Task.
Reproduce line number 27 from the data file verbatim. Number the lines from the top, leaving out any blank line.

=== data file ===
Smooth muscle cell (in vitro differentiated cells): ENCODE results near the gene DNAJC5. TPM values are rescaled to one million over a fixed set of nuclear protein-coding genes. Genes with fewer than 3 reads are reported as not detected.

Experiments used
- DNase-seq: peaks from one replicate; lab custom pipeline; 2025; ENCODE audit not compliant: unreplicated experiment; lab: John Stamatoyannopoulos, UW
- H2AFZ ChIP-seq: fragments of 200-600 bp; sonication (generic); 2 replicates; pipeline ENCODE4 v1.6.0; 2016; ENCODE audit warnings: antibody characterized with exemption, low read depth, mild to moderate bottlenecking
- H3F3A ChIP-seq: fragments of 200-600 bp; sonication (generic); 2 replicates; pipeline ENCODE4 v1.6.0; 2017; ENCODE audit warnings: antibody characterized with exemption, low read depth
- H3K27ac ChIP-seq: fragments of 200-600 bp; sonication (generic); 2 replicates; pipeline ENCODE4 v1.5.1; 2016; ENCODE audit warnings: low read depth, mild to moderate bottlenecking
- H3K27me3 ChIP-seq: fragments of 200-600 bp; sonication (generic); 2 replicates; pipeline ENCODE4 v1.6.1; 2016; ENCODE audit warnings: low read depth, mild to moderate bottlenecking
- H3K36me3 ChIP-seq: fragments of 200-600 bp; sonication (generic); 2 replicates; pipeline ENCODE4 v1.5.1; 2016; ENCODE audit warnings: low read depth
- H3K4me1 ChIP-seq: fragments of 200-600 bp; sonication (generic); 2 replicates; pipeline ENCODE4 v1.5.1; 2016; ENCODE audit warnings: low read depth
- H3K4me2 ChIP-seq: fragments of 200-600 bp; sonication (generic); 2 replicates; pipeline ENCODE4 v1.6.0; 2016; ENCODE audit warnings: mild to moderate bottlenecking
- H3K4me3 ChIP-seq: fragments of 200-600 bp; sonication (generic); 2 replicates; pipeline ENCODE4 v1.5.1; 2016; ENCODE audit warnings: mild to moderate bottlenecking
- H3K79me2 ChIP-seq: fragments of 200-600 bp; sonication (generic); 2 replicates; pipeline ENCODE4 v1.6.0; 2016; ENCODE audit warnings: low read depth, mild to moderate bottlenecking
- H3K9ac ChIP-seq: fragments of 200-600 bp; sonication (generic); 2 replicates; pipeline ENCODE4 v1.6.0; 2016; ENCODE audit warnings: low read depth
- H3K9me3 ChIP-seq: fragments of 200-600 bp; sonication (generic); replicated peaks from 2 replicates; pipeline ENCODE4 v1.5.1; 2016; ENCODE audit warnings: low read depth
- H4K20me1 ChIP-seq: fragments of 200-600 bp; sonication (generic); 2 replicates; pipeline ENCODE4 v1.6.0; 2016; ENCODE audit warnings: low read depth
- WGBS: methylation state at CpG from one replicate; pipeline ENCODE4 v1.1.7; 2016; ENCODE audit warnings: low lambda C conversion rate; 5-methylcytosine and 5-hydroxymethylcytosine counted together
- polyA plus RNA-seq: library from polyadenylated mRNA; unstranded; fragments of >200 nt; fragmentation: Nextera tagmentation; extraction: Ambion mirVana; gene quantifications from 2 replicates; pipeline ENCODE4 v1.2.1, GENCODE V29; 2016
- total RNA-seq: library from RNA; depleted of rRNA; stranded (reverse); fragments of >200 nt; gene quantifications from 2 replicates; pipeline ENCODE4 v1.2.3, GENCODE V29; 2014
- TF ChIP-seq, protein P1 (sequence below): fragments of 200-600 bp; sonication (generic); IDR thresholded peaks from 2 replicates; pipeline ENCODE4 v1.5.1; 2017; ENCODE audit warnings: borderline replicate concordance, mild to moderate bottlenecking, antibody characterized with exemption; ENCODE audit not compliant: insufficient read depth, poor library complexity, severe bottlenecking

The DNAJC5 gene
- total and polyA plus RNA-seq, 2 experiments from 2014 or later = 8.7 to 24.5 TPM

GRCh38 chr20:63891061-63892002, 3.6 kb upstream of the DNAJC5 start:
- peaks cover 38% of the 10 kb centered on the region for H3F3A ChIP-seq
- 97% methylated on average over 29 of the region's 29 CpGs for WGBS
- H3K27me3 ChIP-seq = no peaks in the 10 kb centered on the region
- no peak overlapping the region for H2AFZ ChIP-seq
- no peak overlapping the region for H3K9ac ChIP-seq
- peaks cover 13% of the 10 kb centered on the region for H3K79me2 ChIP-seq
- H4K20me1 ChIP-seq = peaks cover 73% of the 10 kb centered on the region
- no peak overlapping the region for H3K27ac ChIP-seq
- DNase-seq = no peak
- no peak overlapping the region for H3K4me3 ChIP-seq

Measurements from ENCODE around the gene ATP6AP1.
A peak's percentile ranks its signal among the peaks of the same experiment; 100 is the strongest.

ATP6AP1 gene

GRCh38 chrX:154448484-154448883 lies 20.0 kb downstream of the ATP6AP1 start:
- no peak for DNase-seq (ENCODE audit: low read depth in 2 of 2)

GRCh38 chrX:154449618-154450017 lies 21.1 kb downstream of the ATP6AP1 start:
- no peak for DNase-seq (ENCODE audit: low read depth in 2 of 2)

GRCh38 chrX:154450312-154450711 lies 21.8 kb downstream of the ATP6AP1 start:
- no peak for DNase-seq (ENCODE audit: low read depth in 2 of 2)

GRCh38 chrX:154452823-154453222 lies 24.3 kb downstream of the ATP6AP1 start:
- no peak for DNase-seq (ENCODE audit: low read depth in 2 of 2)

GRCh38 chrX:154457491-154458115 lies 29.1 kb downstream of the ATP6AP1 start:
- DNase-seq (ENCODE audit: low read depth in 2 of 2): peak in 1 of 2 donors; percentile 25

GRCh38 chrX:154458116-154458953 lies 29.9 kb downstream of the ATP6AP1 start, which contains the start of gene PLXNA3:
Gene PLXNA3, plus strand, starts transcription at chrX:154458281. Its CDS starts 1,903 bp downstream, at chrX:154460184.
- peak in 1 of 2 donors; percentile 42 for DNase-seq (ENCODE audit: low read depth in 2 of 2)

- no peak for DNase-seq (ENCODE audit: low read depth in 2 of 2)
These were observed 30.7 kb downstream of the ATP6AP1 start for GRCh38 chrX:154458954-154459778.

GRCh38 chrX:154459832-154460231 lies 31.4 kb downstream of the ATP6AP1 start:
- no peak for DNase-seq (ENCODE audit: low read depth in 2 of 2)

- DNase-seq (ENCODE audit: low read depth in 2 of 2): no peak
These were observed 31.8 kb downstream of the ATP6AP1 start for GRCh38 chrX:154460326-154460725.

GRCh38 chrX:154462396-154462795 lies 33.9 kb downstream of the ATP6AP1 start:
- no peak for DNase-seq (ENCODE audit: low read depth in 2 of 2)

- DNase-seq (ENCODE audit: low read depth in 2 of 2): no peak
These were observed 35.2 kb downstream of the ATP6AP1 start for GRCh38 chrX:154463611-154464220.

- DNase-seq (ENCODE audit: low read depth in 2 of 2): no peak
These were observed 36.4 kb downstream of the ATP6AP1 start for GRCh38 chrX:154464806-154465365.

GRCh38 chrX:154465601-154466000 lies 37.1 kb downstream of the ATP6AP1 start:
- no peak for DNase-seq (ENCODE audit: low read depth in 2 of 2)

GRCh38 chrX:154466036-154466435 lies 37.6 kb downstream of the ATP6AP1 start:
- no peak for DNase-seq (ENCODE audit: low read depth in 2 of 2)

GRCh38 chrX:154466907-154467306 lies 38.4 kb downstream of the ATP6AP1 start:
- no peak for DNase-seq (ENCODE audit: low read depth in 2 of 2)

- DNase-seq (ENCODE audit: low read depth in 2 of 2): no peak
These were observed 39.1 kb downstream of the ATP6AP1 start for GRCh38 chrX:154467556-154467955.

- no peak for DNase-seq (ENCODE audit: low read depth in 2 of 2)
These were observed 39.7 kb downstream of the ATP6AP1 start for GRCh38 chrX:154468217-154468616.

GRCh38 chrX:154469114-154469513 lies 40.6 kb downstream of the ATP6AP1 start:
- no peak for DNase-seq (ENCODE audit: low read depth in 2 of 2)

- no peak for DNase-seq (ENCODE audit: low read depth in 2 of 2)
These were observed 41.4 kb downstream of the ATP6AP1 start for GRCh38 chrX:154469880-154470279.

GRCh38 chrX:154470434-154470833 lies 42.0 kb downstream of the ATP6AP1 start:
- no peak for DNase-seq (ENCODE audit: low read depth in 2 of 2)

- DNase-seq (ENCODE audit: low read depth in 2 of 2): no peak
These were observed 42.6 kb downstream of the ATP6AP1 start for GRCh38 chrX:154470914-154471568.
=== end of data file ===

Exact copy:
- no peak overlapping the region for H3K9ac ChIP-seq